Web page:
Read His Words Before Ours!
As I type, the Men’s Final Four has been set. I am an avid sports fan, and especially love watching college basketball. Even so, I have absolutely NO idea who won the NCAA Championship last year. Or the year before that.
As I thought about how easily we forget (or didn’t even know) the winners of major sporting events, I wondered how many would know even ONE thing about the man highlighted in today’s Journey Study.
Confession: I attended private Christian school from kindergarten to 12th grade, then graduated from a private Christian university. I have been going to church since before I was born, and still I had to look up who Gaius was.
I hoped I wasn’t the only one drawing a blank, so I did an official Facebook poll to see who would know him. Of my friends who responded, most suggested he was a character on a TV show or a historical Roman figure. Those few who made a Biblical reference only VAGUELY knew about some guy Paul wrote about in one of his letters.
At first, I felt bad for poor Gaius.
He lived his life boldly for Jesus, made sacrifices, faced persecution, and endured hardships of many kinds. He traveled with Paul (Acts 19:29; 20:4), hosted home gatherings (Romans 16:23), and welcomed traveling teachers into his home (3 John 1:1-8). He was a dear friend of the apostle John and was actually the recipient of John’s 3rd letter. In it, we discover Gaius was well respected, regarded as a faithful follower of God, and known for his deep love and genuine kindness. Yet, here we are today, barely knowing he even existed, let alone recognize his major contributions to the early church.
In a society where we tend to live for recognition, the idea of not being known, or remembered, seems frightening. We spend our days doing all we can to make a name for ourselves, to leave a lasting legacy, ensuring that generations to come will know us. Heaven forbid we end up forgotten like Gaius.
Recently, I heard a Casting Crowns song called ONLY JESUS. Rather than striving to win trophies and leave a mark the world remembers, the band sings of embracing a much different approach. They suggest a more selfless mindset, “I don’t care if they remember me…Only Jesus.”
I think Gaius must have had this perspective, thousands of years before Casting Crowns wrote a song about it.
You might have heard the verse, “I have no greater joy than to hear my children are walking in the truth.” I actually have this Scripture hung in our house and pray for my girls to live for Jesus as I pass by the sign, but I had no idea John was writing these words in reference to our man Gaius!!!
In his letter to Gaius, John commends his friend for faithfully serving those who are spreading the gospel message. Gaius doesn’t personally know these people, but because they are fellow believers and administers of the gospel, he opens his home to them. These men have reported back to John about Gaius’ hospitality, and John is delighted to hear how ‘one of his children is walking in the truth’.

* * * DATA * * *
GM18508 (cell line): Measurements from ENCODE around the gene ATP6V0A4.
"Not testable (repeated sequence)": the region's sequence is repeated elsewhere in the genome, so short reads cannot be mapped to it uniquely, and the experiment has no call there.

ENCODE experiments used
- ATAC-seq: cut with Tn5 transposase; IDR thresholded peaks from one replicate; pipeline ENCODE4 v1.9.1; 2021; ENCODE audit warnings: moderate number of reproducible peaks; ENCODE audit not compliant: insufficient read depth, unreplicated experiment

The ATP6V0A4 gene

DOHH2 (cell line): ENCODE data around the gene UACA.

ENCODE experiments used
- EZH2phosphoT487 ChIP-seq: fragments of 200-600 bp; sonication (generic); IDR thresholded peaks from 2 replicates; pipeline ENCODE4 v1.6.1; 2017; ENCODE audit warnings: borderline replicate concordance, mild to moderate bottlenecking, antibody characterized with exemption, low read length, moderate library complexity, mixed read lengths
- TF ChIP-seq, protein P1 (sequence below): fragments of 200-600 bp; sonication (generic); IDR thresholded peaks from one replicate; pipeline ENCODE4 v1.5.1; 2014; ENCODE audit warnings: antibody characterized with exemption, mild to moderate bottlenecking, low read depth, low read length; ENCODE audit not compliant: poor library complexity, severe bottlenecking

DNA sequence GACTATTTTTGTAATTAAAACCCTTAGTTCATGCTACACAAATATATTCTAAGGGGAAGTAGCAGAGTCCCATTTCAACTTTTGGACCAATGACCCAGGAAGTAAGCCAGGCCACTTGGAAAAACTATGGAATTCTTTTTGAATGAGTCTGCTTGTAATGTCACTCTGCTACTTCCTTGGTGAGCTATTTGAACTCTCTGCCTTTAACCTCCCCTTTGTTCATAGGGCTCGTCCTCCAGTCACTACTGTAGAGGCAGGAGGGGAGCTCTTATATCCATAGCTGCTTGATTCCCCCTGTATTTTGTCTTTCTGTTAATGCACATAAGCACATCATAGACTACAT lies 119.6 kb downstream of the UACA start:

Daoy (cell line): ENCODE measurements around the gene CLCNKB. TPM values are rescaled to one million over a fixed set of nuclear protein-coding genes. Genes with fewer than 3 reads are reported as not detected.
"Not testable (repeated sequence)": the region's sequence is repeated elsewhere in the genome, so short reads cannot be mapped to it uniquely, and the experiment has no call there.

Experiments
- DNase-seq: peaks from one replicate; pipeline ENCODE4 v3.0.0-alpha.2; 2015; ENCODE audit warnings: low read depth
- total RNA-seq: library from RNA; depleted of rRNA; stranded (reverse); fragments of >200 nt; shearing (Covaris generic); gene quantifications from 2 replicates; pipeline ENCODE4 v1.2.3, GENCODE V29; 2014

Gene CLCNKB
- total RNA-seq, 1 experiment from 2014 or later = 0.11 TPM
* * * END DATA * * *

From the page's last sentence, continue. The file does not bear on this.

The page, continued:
Perhaps Gaius understood firsthand how incredible a homemade meal and warm bed felt after a long day of preaching in an unfamiliar city. In Acts 19:29, we read how Gaius was one of Paul’s traveling companions. In the following chapters, we see how Paul and his crew had quite the trip traveling from one city to the next and sometimes back again sharing the Good News. As they traveled, Gaius heard Paul compel other believers to support those who were making sacrifices to spread the gospel.
Gaius took those words to heart.
Having been welcomed into strangers’ homes as he traveled with Paul, Gaius later opened his door to strangers as they worked to make Jesus known.
Gaius didn’t just know the truth.
He walked in it.
What about us?
We have heard the verses about loving your neighbor, visiting those in prison, feeding the hungry, caring for the orphans and widows.
We KNOW the importance of hospitality, but are we living hospitably?!
When new neighbors move in, do we take them cookies?
When a family at church has a baby, do we bring them diapers?
When we get an email about hosting an international student for Thanksgiving,
do we set an extra plate at the table?
When we see a post on Facebook about the need for foster families, do we go to the informational meeting?
When we are handed a flyer about a women’s clinic and the opportunity to host a teen mom, do we put fresh sheets on the bed in the guest room?
When a co-worker has surgery, do we drop by with flowers?
When our kids are playing at the park, do we set our phone down and chat with moms?
Big or small, our hospitality probably won’t win us any medals or make us famous.
Books won’t be written and movies won’t be made featuring our willingness to be open. Like Gaius, people will most likely forget (or never even know) the sacrifices we make, the gifts we give, or the time and money we spend loving others.
And that’s okay.
Recognition is NOT the goal of living hospitably.
May we sing along with Casting Crowns, “I don’t care if they remember me…Only Jesus.”
May we live like Gaius, knowing that as we open our doors,
God’s love will spread and His kingdom will grow.
Embracing God’s fullness in our lives is rooted in scripture and memorizing His word is vital to our continued growth and depth with Jesus. Tap and hold from your mobile device to download this week’s verse and make it your phone’s lockscreen!